History + Culture

National Guard troops in military jeeps parked on the street in front of the entrance to Central High School National Guard troops in military jeeps parked on the street in front of the entrance to Central High School

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Central High School, ca. 1957-1958.
Credit: Central High Museum, Inc., COLL.B.12.I.257, no date, National Park Service, Little Rock Central High School National Historic Site

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Many features from the historic period still exist. However, the utility poles that once lined S. Park Street are gone.
Credit: NPS Central High School Cultural Landscape Report (2007)


In the fall of 1957, Little Rock became the symbol of state resistance to school desegregation. Arkansas Governor Orval E. Faubus directly questioned the sanctity of the federal court system and the authority of the United States Supreme Court's desegregation ruling while nine African American high school students sought an education at the all-white Little Rock Central High School.

The controversy in Little Rock was the first fundamental test of the United States resolve to enforce African-American civil rights in the face of massive southern defiance during the period following the Brown v. Board of Education decisions. When President Dwight D. Eisenhower was compelled by white mob violence to use federal troops to ensure the rights of African American children to attend the previously all-white school, he became the first president since the post-Civil War Reconstruction period to use federal troops in support of African American civil rights.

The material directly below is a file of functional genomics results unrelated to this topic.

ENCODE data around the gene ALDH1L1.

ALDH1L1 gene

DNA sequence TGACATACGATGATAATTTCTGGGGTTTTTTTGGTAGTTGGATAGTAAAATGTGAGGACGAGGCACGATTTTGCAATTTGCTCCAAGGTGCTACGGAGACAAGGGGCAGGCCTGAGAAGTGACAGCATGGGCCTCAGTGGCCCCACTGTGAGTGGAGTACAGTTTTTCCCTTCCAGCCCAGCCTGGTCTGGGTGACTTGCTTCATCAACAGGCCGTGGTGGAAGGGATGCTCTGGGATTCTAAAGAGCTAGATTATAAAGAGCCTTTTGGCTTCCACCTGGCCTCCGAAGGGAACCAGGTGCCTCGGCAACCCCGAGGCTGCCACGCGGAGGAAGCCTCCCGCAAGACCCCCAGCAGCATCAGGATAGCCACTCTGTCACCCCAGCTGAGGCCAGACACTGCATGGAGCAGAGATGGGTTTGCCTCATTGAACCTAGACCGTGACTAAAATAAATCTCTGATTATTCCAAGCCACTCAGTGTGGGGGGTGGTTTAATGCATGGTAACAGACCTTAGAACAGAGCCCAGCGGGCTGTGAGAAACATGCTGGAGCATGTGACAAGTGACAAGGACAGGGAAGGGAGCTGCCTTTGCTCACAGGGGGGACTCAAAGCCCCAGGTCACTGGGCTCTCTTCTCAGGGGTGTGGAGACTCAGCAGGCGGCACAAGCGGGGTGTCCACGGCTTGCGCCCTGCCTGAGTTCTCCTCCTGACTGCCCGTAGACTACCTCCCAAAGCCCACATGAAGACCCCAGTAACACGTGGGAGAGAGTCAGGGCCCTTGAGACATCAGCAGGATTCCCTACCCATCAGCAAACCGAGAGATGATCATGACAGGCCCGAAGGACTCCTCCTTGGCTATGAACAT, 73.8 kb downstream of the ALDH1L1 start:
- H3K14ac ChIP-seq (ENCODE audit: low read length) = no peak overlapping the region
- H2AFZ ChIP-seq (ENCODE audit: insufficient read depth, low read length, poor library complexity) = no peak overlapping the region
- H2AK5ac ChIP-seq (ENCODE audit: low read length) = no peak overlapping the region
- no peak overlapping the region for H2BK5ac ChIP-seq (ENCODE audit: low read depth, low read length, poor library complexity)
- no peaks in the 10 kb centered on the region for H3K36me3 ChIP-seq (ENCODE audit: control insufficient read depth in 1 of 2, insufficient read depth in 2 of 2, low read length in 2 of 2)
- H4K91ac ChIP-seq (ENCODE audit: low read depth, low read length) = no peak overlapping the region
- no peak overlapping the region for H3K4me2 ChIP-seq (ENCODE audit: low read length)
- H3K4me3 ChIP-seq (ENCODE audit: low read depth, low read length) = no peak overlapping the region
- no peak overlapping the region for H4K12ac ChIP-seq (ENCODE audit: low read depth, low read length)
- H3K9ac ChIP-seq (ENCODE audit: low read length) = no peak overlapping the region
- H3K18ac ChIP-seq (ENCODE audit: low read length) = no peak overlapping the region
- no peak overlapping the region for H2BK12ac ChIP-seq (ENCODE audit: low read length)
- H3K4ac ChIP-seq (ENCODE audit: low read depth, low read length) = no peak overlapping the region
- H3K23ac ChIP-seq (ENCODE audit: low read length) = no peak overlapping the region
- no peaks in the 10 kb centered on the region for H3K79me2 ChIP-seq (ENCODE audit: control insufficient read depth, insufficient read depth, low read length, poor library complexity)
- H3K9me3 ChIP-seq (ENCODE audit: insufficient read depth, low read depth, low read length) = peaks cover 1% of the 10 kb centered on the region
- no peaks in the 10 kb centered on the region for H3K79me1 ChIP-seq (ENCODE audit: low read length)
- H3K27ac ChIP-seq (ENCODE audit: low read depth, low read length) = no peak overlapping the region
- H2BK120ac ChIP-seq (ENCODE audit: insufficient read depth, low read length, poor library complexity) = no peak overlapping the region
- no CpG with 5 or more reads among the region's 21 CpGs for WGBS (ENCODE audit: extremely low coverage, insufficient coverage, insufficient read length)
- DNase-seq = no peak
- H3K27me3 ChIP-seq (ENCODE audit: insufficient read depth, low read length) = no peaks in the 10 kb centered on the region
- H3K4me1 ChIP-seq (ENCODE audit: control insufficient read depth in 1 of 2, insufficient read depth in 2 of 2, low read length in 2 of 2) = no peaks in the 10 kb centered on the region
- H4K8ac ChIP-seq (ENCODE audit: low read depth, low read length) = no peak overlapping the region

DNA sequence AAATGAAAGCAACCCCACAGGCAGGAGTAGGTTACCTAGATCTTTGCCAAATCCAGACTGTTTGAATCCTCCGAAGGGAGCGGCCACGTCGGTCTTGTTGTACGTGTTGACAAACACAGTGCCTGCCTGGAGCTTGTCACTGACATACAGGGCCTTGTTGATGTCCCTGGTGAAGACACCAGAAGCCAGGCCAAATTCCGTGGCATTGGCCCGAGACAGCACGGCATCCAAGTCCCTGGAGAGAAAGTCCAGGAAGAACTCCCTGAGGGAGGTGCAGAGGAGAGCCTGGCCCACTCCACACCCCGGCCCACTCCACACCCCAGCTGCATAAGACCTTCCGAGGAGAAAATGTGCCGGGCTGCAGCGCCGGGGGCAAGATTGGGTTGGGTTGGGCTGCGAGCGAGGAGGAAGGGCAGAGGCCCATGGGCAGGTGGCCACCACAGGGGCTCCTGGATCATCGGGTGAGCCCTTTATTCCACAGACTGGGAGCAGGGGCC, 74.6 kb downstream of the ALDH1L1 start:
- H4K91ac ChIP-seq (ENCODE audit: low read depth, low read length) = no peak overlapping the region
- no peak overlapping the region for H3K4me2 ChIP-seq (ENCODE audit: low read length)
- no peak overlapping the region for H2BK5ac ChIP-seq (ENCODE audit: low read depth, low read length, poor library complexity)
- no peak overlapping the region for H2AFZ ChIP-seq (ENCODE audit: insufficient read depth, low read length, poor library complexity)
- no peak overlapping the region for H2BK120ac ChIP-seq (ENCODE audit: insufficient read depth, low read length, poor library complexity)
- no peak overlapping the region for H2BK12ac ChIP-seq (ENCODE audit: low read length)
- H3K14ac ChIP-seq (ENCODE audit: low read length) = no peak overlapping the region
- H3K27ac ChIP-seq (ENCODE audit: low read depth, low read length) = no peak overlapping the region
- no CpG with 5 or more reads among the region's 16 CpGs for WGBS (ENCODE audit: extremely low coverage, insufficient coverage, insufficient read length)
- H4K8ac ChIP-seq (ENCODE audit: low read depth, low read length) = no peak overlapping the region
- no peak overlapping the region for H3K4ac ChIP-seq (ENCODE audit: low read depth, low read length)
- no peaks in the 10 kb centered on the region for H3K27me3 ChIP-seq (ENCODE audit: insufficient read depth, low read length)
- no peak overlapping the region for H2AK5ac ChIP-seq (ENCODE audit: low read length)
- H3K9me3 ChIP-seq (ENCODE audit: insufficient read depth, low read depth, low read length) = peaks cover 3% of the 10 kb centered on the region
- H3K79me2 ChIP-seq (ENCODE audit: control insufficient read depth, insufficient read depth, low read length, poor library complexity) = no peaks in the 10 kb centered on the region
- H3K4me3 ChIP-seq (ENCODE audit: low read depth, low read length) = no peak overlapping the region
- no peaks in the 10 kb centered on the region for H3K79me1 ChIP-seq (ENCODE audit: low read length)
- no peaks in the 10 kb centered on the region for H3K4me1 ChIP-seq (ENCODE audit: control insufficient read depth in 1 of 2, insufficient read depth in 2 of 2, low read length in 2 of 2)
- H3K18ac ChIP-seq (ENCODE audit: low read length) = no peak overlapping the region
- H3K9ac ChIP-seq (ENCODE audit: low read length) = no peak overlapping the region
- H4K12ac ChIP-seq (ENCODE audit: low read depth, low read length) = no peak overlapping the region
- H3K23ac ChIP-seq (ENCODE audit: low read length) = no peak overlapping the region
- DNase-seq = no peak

Explore the stories, people and places that make up the moments of Central High's desegregation by the Little Rock Nine and learn how the sacrifice and struggle over a half century ago have provided opportunities and opened doors to those seeking equality—and education—around the world.

A mural depicting Elizabeth Eckford in front of Central High with books bearing the names of the 9.

Stories that capture the moments before, during and after the desegregation of Little Rock Central High School.

The Little Rock Nine are escorted up the stairs leading into Central High by the 101st Airborne.

Learn more about the people integral in Central High School's desegregation and this key moment in the civil rights movement.

The front façade of Central High with animated figures of the Nine during a 3D video program in 2017

Examine the places inextricably linked to the story of the Little Rock Nine and Central High School's desegregation in 1957.

Allegorical statues raise their arms to interlock their respective rings in the effort to be United
Crisis Timeline

A chronological listing of the important dates, events and people who shaped the desegregation crisis at Central High School.

Last updated: August 18, 2021

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Mailing Address:

Little Rock Central High School NHS
2120 W. Daisy L. Gatson Bates Drive

Little Rock, AR 72202-5212



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